Lancashire Interiors - The Rookery, Clitheroe

PUBLISHED: 00:00 24 October 2013

The Rookery

The Rookery


This Ribble Valley manor house was the star of a television interiors programme. Owner Suzanne Clayton tells Ellie Hargreaves why she’s finally ready to call it home

With gleaming parquet flooring and high ceilings, polished antique tables displaying huge vases of fresh flowers and Jo Malone candles burning all around, Jonathan and Suzanne Clayton’s stunning five bedroom home could be the setting of a glamorous Hello! photo shoot.

It’s so beautifully appointed, it’s hard to believe The Rookery wasn’t the outright victor when it featured on ITV’s May the Best House Win - a show in which homeowners rate each other’s properties. As it turned out, the Clayton’s fellow contestants thought it was too much like a posh hotel and awarded it joint first. An oversight, if you ask me, because it soon becomes clear that this is very much a family home, dotted with sentimental pieces of furniture, paintings and family photographs that run into the hundreds. It’s also a house that is used.

‘We’re not one of those families that lives out of the kitchen – a house is there to be enjoyed and we spend a lot of time in the sitting room, the orangerie and out in the garden,’ says Suzanne. ‘We also love to entertain, this is a great party house.’ Having renovated a number of derelict properties together over the past 30 years, the couple moved to their home on the outskirts of Clitheroe from the Fylde coast seven years ago, along with daughters Harriet, 23, and Grace, 17.

The mid 19th century property had been renovated by the previous owners, who added an extension to the front, converted an attached outbuilding into guest accommodation, and created a grand staircase.

‘When we viewed it we thought it was too good to be true, everything was finished to such a high standard and the place just seemed to have a good feel about it,’ says Suzanne. ‘We bought it completely bare except for a couple of blinds, and have loved redecorating it and putting our mark on the place.’

Compared to other tasks the couple have taken on, turning the house into their dream home was relatively simple, although they did build a one bedroom annex and garage block which Suzanne’s elderly parents now live in.

‘My mum likes to tell people they live in the servants’ quarters,’ she smiles. ‘But although it fits in very well, it’s a new build.’

In the main house, the two sitting rooms, kitchen, utility, entrance hall, five bedrooms, four bathrooms, study and orangerie, are all decorated in nude and grey

Farrow & Ball shades except for the odd feature wall and one end of the kitchen, which has been transformed into a giant noticeboard using blackboard paint.

Modern paintings, photographic prints and a collection of unusual antique furniture picked up via Suzanne’s favourite local dealers and a French ‘treasure trove’ she’s discovered on The Kings Road in London, all give the house personality. The same can be said of the huge assortment of Philippe Starck lighting that is dotted about – a collection amassed by lamp-lover Suzanne. The most eye-catching of these is a giant angle poise light that’s been arranged over the long oak table in the dining room-cum-orangerie. Like many of the more dramatic pieces in the house, it was bought at a fraction of its original price tag from an ex-display specialist in Blackpool. A number of other items, including a bronze head of LS Lowry and a baby grand piano, were bought via house clearances, through Jonathan’s job as a surveyor.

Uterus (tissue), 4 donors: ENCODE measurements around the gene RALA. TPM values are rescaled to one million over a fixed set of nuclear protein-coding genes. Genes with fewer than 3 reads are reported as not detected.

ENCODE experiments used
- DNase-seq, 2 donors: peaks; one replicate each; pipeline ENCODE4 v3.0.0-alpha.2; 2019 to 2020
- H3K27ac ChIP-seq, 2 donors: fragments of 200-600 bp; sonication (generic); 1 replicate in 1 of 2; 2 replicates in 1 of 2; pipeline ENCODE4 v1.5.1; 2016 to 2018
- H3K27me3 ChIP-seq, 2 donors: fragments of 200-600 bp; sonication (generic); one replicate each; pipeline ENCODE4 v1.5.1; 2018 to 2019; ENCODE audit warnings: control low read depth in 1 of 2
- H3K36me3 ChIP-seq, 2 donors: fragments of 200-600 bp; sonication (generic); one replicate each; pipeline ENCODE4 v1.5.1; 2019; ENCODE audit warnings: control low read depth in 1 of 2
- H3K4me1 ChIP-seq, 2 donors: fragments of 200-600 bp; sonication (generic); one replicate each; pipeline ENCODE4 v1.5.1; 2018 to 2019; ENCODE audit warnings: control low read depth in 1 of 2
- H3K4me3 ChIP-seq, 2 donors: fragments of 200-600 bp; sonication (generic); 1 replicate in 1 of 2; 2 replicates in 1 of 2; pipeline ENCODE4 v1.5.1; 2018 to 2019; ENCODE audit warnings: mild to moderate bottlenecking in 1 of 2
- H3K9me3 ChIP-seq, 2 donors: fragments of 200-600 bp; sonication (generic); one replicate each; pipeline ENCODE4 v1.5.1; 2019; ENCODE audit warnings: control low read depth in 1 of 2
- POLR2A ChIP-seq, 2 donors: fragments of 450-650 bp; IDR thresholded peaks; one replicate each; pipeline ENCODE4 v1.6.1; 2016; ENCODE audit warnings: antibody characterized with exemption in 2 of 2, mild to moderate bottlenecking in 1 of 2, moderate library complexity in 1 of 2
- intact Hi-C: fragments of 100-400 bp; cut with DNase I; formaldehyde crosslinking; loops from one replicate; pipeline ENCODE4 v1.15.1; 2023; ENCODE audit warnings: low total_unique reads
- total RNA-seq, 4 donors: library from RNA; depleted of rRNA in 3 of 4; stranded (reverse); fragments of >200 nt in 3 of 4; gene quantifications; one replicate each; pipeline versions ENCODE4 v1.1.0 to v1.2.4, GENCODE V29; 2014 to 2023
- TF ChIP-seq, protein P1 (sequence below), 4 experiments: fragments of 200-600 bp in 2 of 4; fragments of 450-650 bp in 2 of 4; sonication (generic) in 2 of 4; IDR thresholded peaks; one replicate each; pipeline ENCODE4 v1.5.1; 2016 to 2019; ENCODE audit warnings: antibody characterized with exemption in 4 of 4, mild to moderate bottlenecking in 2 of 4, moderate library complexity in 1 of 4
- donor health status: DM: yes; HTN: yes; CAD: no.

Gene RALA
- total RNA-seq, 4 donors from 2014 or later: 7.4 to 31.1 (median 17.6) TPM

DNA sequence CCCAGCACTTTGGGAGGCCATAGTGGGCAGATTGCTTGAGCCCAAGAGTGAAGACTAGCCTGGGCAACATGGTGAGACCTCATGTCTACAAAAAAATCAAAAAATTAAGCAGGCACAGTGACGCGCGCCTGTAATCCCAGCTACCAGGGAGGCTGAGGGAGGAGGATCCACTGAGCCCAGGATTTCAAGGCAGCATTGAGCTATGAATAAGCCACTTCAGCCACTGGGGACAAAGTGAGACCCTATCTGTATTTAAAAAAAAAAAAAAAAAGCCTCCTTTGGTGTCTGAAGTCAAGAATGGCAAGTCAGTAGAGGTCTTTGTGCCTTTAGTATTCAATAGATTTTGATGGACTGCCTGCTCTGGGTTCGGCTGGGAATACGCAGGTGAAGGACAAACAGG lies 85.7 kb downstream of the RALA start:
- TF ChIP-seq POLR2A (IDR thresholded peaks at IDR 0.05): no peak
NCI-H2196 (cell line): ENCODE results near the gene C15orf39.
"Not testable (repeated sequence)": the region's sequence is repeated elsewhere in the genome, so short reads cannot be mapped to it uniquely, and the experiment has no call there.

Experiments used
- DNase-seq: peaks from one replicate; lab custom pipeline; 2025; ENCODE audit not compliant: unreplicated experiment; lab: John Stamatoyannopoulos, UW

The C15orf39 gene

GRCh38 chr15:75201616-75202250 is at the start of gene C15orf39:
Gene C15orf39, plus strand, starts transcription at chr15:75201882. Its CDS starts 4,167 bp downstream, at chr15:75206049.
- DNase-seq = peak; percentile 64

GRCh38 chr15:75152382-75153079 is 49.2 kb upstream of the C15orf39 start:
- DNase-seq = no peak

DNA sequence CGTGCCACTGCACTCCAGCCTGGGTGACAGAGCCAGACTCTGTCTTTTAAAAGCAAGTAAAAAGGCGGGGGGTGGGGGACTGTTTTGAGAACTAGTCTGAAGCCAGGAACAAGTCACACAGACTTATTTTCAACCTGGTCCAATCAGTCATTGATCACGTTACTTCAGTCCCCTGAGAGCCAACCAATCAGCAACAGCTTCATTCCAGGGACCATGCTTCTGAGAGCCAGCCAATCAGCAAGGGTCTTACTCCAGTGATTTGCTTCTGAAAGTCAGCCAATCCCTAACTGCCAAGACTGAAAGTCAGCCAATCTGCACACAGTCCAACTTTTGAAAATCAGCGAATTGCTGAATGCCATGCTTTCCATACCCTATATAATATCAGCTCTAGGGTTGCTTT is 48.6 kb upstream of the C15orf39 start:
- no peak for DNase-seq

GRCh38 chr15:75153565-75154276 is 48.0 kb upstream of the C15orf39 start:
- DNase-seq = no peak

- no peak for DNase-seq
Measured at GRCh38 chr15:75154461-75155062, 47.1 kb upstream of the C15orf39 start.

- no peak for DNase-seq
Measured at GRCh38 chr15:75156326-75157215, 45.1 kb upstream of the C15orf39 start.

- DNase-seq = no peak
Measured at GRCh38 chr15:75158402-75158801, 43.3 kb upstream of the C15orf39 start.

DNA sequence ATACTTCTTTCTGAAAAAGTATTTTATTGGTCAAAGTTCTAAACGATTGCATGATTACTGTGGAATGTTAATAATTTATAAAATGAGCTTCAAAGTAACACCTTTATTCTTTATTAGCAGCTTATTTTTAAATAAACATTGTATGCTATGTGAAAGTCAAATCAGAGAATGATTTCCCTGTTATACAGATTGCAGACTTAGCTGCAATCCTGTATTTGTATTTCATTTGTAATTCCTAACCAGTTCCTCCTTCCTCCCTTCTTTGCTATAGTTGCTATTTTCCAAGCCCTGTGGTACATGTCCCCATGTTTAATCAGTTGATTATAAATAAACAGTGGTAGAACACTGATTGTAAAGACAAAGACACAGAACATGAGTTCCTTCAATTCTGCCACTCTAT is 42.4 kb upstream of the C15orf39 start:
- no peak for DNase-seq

‘We love having the room to show off our favourite pieces; the lamp in the orangerie would never have fitted in our old house, where we were stuffed to the gills, and it’s been a joy having so much wall space as we love art and photographs,’ says Suzanne, who is a regular at Ribchester’s Ascot Studios – a nearby mill that’s been converted into gallery space and is home to work by local, national and international artists. ‘My brother Chris is a wonderful painter too, and I’ll quite often see a painting on our travels and take a photo of it so he can recreate it for me.’

Among the most treasured furniture is an antique console, bought by Suzanne to get over losing a treasured diamond bracelet, a library table bought when their first child was born and a cupboard, which was passed down through the family and is an exact match of one owned by Elizabeth Taylor.

The couple are also great fans of anything bespoke and have commissioned Chatburn-based carpenter Paul Case to make a number of pieces, among them a large wooden shelving unit - which houses Jonathan’s collection of vintage cameras - and an unusual asymmetric wooden shelf which sits over the fabulous Water Monopoly bath in the main bathroom and was carved from wood from Lord Citheroe’s estate.

‘We try to use local craftsmen and businesses as much as possible but a lot of our influence comes from overseas travel,’ says Suzanne, who lived in Northern Spain and Istanbul before meeting Jonathan and has travelled extensively with him since.

‘I spent a lot of time abroad with work and was never really at home so to be able to relax here, and have a home I love, is very special to me. I enjoy being here and after transforming so many houses, it’s nice to think of this is our home.’

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